People enter booths while talking on their mobile

Despite the Election Commission’s efforts to inform people through advertisements and public notices that mobile phones were not allowed inside polling stations, several voters across Delhi were caught unaware of the rule.

Where the security was tight, voters had to either return home to keep the phones or were assisted by workers of different parties who offered to keep their phones safe with them till they returned.

In either case, the rule, or rather the ignorance of it, led to inconvenience for the voters.

The ignorance was widely visible as in some cases policemen had to rush to stop people who had entered the polling station even while they were speaking on the phones.

This despite computer printouts pasted outside every polling station that carrying mobile phones were banned inside.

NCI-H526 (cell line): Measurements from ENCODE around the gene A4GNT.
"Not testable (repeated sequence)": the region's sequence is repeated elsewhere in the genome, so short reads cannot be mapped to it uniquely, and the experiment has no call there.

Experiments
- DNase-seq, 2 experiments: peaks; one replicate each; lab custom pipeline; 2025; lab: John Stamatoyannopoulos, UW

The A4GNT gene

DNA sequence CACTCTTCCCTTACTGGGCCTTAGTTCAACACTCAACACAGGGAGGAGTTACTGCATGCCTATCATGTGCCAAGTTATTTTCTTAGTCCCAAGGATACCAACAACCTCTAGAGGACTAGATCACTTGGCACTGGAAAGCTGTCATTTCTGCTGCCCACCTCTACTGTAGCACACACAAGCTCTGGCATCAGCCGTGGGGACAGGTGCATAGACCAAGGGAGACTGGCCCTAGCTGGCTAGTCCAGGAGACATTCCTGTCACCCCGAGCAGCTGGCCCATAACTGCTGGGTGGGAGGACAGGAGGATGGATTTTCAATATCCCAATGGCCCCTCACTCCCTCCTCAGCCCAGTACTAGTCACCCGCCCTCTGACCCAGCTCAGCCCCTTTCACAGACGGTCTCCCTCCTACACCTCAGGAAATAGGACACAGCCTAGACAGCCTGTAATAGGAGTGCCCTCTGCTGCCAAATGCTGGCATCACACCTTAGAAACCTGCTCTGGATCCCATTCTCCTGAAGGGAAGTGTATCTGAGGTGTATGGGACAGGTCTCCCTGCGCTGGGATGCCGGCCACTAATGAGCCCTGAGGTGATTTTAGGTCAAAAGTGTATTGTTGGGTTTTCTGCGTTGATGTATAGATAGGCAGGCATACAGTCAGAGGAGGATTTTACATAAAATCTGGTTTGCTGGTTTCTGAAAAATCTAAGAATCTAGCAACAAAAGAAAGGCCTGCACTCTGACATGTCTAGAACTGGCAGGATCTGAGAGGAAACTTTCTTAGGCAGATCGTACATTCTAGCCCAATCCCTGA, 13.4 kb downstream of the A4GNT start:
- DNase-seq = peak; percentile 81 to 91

There were also many smaller stations where voters were allowed to carry their phones to the polling booths. Though voters were frisked for mobile phones at the few sensitive booths, police were lax at most other places, going by the words of the voters.

Many voters, who had lied to policemen and had sneaked their phones along with them, were seen telling other people to do the same.

Volunteers of political parties used this inconvenience to their advantage.

“We belong to the party’s help desk and can hold your phone while you vote. BJP’s symbol is lotus and is the second option on the EVM,” a volunteer told an old couple at Dwarka in West Delhi constituency.

However, police personnel were not willing to hold the phones of voters despite repeated requests by them at all the polling stations visited by Deccan Herald in West Delhi constituency.

While those who had arrived by their own four-wheelers had the option of keeping the phones in their vehicles, those who had come to the polling booths by walk or public transport were the sufferers. Many families chose to vote in two groups so that there could be someone reliable to keep their phones.

At a polling station in Lodhi Colony, an elderly government servant offered to help two young women.

“Let me take care of your phone till you come back,” the voter, who was already carrying his own family’s phones, told them.

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